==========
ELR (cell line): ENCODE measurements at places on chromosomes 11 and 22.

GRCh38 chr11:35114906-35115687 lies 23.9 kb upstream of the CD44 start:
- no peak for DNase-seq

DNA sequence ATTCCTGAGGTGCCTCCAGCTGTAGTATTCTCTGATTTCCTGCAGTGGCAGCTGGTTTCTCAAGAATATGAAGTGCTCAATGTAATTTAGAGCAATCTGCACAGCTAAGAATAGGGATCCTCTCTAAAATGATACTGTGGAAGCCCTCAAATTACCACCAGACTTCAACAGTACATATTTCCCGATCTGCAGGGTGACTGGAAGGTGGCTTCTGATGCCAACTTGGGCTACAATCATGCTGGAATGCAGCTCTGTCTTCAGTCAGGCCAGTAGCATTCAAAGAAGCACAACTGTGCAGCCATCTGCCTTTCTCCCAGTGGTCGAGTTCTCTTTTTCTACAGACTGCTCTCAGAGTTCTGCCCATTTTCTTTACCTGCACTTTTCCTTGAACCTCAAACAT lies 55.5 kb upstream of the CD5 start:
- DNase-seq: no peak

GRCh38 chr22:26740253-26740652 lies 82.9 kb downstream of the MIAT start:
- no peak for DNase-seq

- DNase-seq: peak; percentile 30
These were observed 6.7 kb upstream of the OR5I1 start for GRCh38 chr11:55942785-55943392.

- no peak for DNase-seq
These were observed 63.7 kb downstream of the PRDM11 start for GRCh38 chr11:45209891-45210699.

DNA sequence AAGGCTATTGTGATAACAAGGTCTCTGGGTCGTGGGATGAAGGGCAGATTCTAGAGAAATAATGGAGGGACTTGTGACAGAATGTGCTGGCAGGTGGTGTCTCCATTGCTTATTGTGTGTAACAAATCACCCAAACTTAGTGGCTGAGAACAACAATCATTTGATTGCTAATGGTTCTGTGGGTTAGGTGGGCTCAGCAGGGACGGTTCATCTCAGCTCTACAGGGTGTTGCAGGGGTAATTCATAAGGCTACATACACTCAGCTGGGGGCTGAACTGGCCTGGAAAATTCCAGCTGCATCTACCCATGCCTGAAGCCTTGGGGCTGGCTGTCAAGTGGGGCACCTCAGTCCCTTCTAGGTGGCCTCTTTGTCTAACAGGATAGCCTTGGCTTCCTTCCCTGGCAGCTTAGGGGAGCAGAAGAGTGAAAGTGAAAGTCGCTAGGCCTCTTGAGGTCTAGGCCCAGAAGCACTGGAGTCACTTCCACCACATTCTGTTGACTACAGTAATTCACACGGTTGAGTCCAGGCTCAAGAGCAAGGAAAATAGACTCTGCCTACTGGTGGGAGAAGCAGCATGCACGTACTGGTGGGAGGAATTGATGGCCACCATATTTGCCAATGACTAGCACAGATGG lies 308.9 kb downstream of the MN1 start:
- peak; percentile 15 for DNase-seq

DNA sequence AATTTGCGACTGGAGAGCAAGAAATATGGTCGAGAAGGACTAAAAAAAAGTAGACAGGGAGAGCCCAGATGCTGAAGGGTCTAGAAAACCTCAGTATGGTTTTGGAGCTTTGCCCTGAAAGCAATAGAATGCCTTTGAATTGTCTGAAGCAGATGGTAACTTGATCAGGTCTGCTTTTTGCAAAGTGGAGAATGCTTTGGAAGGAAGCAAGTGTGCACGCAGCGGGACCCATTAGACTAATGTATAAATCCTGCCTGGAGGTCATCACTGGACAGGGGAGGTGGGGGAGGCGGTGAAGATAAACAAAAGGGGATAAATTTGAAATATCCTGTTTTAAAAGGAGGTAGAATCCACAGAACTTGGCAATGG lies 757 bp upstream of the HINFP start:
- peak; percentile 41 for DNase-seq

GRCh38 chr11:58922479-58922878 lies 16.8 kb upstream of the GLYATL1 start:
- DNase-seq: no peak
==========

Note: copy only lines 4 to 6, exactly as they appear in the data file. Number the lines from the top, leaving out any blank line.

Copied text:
DNA sequence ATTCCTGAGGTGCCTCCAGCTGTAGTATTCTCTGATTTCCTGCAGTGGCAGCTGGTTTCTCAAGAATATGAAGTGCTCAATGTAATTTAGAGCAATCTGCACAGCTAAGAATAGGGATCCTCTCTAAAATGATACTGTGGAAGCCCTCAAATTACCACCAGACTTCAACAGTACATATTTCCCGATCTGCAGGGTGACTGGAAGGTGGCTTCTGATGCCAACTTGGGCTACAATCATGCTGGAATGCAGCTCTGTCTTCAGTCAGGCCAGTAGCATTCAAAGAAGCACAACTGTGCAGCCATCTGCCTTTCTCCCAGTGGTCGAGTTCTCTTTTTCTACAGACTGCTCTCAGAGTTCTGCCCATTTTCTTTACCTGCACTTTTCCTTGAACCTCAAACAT lies 55.5 kb upstream of the CD5 start:
- DNase-seq: no peak

GRCh38 chr22:26740253-26740652 lies 82.9 kb downstream of the MIAT start: